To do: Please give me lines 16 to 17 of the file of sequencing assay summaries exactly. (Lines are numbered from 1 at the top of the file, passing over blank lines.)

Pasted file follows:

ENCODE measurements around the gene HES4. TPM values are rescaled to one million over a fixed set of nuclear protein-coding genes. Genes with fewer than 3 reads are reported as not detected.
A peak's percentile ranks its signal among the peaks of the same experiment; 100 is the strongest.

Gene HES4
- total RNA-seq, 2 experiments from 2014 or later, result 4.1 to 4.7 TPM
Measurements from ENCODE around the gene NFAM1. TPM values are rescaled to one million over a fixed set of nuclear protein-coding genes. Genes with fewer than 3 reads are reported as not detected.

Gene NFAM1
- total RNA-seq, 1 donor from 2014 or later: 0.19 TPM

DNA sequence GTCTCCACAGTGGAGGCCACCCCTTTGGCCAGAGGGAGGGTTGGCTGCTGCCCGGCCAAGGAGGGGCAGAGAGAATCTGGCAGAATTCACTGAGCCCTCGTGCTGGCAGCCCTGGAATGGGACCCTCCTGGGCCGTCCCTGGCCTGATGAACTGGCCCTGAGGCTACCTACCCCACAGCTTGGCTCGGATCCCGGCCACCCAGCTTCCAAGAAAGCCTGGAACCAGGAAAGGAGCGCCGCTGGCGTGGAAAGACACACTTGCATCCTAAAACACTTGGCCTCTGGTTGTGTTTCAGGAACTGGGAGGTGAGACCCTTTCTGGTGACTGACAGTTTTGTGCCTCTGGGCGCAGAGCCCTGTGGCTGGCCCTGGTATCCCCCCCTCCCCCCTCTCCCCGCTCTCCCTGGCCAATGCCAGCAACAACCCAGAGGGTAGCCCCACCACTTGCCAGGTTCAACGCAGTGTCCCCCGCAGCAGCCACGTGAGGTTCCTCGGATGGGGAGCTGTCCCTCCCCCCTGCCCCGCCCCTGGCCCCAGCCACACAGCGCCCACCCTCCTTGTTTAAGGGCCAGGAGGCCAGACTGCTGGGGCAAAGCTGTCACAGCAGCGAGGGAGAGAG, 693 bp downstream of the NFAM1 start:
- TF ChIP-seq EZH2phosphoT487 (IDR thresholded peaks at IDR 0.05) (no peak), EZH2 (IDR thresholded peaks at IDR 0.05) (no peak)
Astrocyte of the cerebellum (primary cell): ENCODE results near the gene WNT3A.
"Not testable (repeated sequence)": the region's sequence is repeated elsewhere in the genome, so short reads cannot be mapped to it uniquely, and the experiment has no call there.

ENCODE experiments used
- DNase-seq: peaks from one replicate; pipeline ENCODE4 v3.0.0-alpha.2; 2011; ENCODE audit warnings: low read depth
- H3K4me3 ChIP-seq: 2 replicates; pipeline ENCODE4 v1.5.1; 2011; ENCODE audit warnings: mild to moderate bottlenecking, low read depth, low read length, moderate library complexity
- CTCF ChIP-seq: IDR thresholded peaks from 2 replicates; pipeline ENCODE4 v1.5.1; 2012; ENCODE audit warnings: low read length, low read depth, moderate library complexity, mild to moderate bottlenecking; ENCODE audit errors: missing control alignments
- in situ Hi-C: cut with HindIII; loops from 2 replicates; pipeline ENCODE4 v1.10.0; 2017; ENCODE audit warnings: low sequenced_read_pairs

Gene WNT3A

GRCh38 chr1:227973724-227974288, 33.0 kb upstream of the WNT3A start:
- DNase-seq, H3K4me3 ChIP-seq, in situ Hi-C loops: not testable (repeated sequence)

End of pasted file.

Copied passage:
- in situ Hi-C: cut with HindIII; loops from 2 replicates; pipeline ENCODE4 v1.10.0; 2017; ENCODE audit warnings: low sequenced_read_pairs

Gene WNT3A